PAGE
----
Wednesday, January 25, 2017

FIRST TRAIN FROM CHINA TO ENGLAND IS NOW IN SERVICE

THE FIRST ORIENT EXPRESS ENDED IN PARIS AND CONSTANTINOPLE. TODAY'S TRAIN RUNS FROM CHINA TO LONDON

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First Orient Express poster by Jules Chéret, 1888 (Photo: Arjan den Boer)

The first freight train from China to arrive in London arrived January 18, 2017 requiring 18 days to complete the journey. The train had 30 specially designed shipping containers consigned to London recipients. China launched a direct rail freight service to London as part of its trade and development drive directed towards Europe known as "the New Silk Route". The arrival of this train in London isn't quite the mechanical marvel of a moon landing, but as a civil work it is one for the ages. In 2016 China's New Silk Route cargo rail train's trips into Europe numbered 1,702 which doubled the 2015 trip statistics. On January 18,2017 via the "Chunnel", London became the 15th city to be visited by this rail service.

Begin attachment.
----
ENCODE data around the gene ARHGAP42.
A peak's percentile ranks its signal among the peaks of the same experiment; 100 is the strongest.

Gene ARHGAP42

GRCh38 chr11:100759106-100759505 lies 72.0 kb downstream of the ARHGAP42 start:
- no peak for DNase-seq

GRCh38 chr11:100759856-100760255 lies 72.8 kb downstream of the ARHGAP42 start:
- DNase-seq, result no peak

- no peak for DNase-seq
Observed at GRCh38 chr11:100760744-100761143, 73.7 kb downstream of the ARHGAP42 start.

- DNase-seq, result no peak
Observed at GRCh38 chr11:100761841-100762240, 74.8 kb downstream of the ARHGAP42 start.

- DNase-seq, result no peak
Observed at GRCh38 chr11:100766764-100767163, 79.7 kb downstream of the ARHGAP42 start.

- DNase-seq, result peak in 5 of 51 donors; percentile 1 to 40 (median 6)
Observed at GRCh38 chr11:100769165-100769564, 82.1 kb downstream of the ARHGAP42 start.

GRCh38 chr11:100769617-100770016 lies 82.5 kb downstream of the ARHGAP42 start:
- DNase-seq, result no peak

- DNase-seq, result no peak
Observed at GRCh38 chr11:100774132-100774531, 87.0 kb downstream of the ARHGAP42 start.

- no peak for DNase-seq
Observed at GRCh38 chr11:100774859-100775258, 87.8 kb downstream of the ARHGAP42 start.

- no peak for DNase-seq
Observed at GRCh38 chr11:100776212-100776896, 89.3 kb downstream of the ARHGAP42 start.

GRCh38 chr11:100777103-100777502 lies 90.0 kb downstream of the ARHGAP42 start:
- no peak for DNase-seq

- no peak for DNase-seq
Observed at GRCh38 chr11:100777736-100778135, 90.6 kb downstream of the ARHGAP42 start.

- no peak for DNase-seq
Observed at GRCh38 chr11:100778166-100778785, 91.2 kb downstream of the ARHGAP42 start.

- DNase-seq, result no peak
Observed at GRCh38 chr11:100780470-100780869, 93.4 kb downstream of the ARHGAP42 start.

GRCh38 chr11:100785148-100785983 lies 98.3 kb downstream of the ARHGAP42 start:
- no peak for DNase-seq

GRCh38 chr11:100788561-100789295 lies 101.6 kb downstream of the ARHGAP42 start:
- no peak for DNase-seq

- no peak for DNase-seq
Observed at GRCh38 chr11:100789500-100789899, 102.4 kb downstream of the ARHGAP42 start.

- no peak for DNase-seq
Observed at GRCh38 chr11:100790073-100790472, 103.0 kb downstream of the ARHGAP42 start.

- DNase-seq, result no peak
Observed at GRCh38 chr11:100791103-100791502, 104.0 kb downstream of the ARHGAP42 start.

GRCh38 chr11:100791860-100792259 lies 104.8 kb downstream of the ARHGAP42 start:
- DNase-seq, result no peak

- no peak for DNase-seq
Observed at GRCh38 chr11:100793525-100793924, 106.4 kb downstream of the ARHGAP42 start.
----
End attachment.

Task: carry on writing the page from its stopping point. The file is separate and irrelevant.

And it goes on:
America and Canada each had transcontinental rail service more than a century ago. Those were civil engineering marvels of their day but both nations occupied the entire service route from sea to sea. For the North American transcontinental lines only one rail gauge size was in use, and only one surface transportation governing body had to be dealt with. The New Silk Route is not just a modern civil engineering model, an update on an older theme but it is a wonder of administrative planning and soft power diplomacy. The real obstacles to the building of this service were political, administrative, and regulatory, as well as the challenge of until very recently a lack of common rail gauge size among many nations in Europe. The Chinese overcame all of that, for that historic train to pull into London. 

 China state run railways owns the service, but it is managed for them under contract by the private firm of Yiwu Timex Industrial Investments (YTII) . YTII claims that the freight rates are half that of air cargo and the delivery time cuts two weeks off of the sea route. 

 To read much more on this historical development check out the BBC article of January 18, 2017 

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